Today we went razor clam digging for the first time, here in Southwest Washington State. We live about a 2 hour drive from Long Beach. One of the things that is noticable about Long Beach, is the beach is quite long.
The state publishes the low tide tables. The clams are best dug at low tide, far out on the beach in what is ocean under water, the rest of the time. I expected lots of people, but they were spread thin. That may be because there is some sort of sports event on TV today, called "The Soup Bowl" or something like that.
The best digging time is two hours before low tide, until low tide itself.. We arrived 3 pm with low tide being 6pm, which was too early. We spent an hour or so never seeing "clam sign". One young woman, probably in her 20s, was the clam whisperer - she just walked out the water's edge, looked at various spots, and dug, making her limit in about 30 minutes. The sad part is the place where she dug was exactly where I was looking, 15 minutes earlier, and saw nothing. After she dug her limit, she came over to me and Ning and started pointing out dimples in the sand. What a nice person. I think she has a lot bettter vision than old Daniel, but eventually I saw some too. In a short while, Ning and I each had our limit of 15 clams.
The state requires that each person keep their own clams, so we each had a bucket. The game wardens were actively checking, although we missed that experience ourselves. I counted 3 times to make sure we were under the limit.
Even though I had an iron infusion a few weeks ago and feel more energetic, this was still a long day and I'm too tired to clean them. We have them in wide buckets of ocean water on the deck, with grating on the top to keep local critters out. I hope. They are still alive, and the night is chilly, so I think they will be OK in the am for part two: cleaning and cooking.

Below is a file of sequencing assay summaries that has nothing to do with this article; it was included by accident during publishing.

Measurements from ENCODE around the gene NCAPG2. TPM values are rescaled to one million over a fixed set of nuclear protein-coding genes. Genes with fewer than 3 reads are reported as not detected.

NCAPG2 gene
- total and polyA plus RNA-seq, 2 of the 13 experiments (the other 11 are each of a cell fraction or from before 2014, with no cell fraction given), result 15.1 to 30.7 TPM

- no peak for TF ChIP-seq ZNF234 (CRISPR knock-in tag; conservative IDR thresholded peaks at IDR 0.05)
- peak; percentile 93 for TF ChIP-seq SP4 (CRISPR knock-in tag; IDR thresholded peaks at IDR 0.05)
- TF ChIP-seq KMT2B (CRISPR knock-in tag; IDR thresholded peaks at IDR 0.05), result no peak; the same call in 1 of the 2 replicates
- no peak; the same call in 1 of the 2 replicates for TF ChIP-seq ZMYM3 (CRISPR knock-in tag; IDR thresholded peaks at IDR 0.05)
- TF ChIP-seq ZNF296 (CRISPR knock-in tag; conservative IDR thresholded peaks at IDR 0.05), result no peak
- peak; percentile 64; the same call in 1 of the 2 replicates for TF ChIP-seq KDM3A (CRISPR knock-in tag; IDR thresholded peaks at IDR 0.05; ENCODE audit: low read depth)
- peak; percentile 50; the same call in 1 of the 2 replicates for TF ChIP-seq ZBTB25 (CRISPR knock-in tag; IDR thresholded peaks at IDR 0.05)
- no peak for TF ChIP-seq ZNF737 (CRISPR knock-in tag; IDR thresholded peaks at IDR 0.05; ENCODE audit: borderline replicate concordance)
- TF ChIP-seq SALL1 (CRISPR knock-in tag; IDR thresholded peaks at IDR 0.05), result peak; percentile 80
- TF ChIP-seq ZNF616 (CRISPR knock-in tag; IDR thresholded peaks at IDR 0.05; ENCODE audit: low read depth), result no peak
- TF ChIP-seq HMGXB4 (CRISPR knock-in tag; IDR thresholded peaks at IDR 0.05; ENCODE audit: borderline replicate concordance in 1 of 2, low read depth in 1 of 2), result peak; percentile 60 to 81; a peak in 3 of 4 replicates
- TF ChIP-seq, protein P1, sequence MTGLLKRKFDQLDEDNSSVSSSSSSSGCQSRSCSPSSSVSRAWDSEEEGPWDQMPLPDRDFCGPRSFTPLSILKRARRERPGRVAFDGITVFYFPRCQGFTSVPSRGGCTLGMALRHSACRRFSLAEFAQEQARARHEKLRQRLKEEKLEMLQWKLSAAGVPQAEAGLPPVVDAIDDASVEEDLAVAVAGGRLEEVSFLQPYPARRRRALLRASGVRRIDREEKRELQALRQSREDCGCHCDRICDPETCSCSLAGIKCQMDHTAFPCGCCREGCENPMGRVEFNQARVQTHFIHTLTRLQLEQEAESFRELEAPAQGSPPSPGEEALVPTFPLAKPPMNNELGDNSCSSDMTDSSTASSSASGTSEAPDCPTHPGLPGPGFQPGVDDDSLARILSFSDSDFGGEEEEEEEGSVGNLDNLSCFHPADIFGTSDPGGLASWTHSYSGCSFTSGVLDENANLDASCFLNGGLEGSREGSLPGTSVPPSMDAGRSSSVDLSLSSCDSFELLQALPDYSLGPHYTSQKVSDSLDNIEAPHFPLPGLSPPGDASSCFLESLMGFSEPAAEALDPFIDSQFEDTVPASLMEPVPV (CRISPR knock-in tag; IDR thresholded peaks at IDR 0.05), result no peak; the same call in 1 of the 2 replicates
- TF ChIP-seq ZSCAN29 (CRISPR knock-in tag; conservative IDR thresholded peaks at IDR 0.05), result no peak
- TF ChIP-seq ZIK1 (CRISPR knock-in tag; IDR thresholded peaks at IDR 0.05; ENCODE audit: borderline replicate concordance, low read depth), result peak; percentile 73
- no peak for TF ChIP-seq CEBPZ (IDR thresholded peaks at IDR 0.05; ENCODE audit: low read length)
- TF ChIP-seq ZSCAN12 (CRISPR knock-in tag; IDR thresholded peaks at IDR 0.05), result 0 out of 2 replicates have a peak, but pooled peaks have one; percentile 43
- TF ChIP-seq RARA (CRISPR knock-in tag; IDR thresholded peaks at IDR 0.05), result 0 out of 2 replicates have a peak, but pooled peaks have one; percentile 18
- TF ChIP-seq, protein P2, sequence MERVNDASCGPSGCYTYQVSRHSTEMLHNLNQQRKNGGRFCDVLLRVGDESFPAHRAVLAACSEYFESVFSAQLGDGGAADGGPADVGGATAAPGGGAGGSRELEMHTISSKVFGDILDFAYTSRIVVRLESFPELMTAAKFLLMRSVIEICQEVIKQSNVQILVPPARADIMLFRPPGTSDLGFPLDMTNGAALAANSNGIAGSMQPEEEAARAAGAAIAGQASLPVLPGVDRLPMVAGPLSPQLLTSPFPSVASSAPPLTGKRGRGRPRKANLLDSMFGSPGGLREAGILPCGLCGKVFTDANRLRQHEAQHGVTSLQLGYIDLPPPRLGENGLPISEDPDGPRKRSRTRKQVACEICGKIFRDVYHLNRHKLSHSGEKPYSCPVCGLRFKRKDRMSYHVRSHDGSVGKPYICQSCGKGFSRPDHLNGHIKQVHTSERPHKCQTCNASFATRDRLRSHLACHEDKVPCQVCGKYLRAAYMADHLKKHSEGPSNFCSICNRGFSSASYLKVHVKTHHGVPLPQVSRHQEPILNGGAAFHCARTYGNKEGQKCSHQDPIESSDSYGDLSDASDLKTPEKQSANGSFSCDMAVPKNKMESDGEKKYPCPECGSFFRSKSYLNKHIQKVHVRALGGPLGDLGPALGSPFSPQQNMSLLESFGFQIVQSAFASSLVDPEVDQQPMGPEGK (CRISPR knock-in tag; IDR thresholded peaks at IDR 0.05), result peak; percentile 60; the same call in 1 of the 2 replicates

According to the state of Washington, Dept of Fish and Wildlife, Razor clams are the best tasting of all clams. Although, I also read that geoducks are the best tasting of all clams. What do I know?
One thing about many Pacific Northwest fishing activities, is you aren't ever really alone. When I was a boy growing up on the Mississippi river, we would be out on the river and not see another soul. I suppose there are more isolated places - I hope so, the forests and mountains and shores are vast - but in my area, isolation is hard to come by.
What a great adventure! I bet Ning had a good time! I know you did, Daniel, I can tell by the smile on your words. Do you have a recipe? Jeez, I can't remember how we did it; that was 60 years ago this month.
I've learned a thing or two here. And the photos are great! Thanks for the post.
We vacuum sealed a batch and froze. The other batch was soaked in ...fried with cracker crumb batter
Daniel, I love the smile on your face and in your words! You look great! How are you feeling?
Daniel--they look beautiful! I consulted my neighbor on his cooking method (and I can give witness that it's great. He dips them first in flour, then in mixed up egg, then in panko, and then, as he puts it, "show them the frying pan 30 seconds each side."
Thanks for sharing your adventure and meal.